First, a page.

Open AccessWe present a new unfailing completion procedure for Horn clauses with equality, including goal clauses. It is refutationally complete, and improves previous methods in that superpositions are computed only with unconditional ... 
An implementation of the KNS ordering
(199104)
Research report
Open AccessWe describe an implementation of the KNS ordering within the TRIP system, a QuintusProlog written laboratory for experimenting with new rewritelike approaches to theorem proving in firstorder logic. The aim of the TRIP ... 
Automatic generation of polynomial loop invariants for imperative programs
(200311)
Research report
Open AccessA general framework is presented for automatig the discovery of loop invariants for imperative programs. Theoretical results about the correctness and completeness of the proposed method are given. More importantly, it is ...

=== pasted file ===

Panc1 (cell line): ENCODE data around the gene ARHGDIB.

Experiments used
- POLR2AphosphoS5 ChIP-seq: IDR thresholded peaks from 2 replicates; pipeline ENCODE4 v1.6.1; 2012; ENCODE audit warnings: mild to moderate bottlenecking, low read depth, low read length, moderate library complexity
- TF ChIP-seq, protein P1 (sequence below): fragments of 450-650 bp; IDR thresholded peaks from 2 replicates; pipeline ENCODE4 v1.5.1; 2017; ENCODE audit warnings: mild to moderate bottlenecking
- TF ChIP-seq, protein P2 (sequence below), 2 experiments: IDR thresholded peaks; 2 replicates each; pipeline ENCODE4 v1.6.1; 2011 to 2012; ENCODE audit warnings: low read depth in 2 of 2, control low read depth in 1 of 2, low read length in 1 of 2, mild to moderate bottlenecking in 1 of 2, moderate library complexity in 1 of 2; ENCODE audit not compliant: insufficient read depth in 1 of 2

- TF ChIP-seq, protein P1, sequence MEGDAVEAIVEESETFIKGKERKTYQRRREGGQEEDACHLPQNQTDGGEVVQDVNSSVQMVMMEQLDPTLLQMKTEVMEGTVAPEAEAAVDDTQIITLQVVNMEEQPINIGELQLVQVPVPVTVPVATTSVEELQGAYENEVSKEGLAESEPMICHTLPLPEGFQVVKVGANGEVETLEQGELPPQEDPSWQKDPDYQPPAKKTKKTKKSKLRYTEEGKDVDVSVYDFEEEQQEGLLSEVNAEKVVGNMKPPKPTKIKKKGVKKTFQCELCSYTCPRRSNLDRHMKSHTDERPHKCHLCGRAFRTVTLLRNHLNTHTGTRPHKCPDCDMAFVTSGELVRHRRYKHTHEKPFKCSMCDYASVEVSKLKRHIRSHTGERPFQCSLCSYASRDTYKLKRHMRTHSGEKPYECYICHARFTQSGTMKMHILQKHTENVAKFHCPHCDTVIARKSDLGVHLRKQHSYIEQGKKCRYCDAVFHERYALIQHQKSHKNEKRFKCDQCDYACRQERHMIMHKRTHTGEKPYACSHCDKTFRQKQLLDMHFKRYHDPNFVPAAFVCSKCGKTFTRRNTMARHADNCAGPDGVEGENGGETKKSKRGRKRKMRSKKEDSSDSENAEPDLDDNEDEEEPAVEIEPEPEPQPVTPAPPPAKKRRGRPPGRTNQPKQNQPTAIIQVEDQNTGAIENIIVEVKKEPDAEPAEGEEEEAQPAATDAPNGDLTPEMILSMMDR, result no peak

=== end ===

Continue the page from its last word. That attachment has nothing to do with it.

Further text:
Choosing the root of the tree decomposition when solving WCSPs: preliminary results
(IOS Press, 2021)
Conference report
Open AccessIn this paper we analyze the effect of selecting the root in a tree decomposition when using decompositionbased backtracking algorithms. We focus on optimization tasks for Graphical Models using the BTD algorithm. We show ... 
Employee scheduling with SATbased pseudoboolean constraint solving
(Institute of Electrical and Electronics Engineers (IEEE), 2021)
Article
Open AccessThe aim of this paper is practical: to show that, for at least one important realworld problem, modern SATbased technology can beat the extremely mature branchandcut solving methods implemented in wellknown stateoftheart ... 
A heuristic approach to the design of optimal crossdocking boxes
(Institute of Electrical and Electronics Engineers (IEEE), 20210903)
Article
Open AccessMultinational companies frequently work with manufacturers that receive large orders for different products (or product varieties: size, shape, color, texture, material), to serve thousands of different final destinations ...